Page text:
Quiet: The Power of Introverts in a World That Can’t Stop Talking Review

Overall Impression: An accessible look at introversion – its strengths and its weaknesses.

To make this review a little more fun and interesting, it’s going to be a bit different from Quiet by Susan Cainnormal! Don’t worry, I’ll still going into the basics of writing style etc. (let’s not get crazy here) but I feel like this will be more interesting if I also share with you some interesting facts I learnt from reading Quiet. 🙂 So let’s start off with a little story: Once upon a time there was a young girl with blonde hair. She loved to learn, to follow the rules and do the best she could at school but every time parent teacher night came around or reports were drawn up she would come across the same critique again and again – ‘Student is kind and conscientious, she works hard and always helps others but she needs to speak up and participate more in class.’ This cropped up again and again and the girl soon learnt it was considered a bad thing to be quiet, that it was a fundamentally negative trait that needed to be fixed. It would put her at a disadvantage in the work place, in relationships and in life. But no matter how much she tried, she couldn’t change her nature.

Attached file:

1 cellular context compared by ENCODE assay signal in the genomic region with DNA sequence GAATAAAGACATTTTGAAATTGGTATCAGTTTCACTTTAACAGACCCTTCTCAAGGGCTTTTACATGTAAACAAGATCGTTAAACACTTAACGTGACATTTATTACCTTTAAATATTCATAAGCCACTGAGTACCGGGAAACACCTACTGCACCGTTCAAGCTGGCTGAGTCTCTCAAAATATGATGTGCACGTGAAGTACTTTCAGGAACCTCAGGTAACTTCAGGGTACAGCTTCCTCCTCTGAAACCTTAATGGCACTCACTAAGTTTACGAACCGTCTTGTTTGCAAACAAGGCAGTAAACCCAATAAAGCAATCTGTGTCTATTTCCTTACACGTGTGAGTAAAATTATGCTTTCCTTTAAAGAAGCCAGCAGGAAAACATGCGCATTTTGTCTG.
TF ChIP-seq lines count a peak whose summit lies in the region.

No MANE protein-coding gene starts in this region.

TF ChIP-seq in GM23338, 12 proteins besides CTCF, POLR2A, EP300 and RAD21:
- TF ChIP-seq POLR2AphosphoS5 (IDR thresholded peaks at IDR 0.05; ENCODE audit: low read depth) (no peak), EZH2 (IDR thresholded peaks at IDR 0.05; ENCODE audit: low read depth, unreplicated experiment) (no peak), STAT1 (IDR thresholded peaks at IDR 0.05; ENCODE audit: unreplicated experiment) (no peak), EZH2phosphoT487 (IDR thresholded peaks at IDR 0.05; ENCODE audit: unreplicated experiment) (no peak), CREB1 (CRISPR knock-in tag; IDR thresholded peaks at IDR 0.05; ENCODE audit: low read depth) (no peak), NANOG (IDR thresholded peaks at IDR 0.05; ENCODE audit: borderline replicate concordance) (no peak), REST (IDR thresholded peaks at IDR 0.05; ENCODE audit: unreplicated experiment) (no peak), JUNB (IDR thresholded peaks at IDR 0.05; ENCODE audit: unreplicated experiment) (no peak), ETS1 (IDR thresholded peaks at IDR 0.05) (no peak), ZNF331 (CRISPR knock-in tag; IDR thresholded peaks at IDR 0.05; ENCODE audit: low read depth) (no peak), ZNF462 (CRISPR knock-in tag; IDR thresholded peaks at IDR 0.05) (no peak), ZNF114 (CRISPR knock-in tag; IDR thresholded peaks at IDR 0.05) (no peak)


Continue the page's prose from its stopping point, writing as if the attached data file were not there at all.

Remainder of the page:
That young girl was yours truly.
And a lot of the ideas expressed above are what introverts are taught to believe when living in a world that has an extrovert ideal. This is one of the many topics that Cain tackles in her non-fiction personality psychology book, Quiet. Continue reading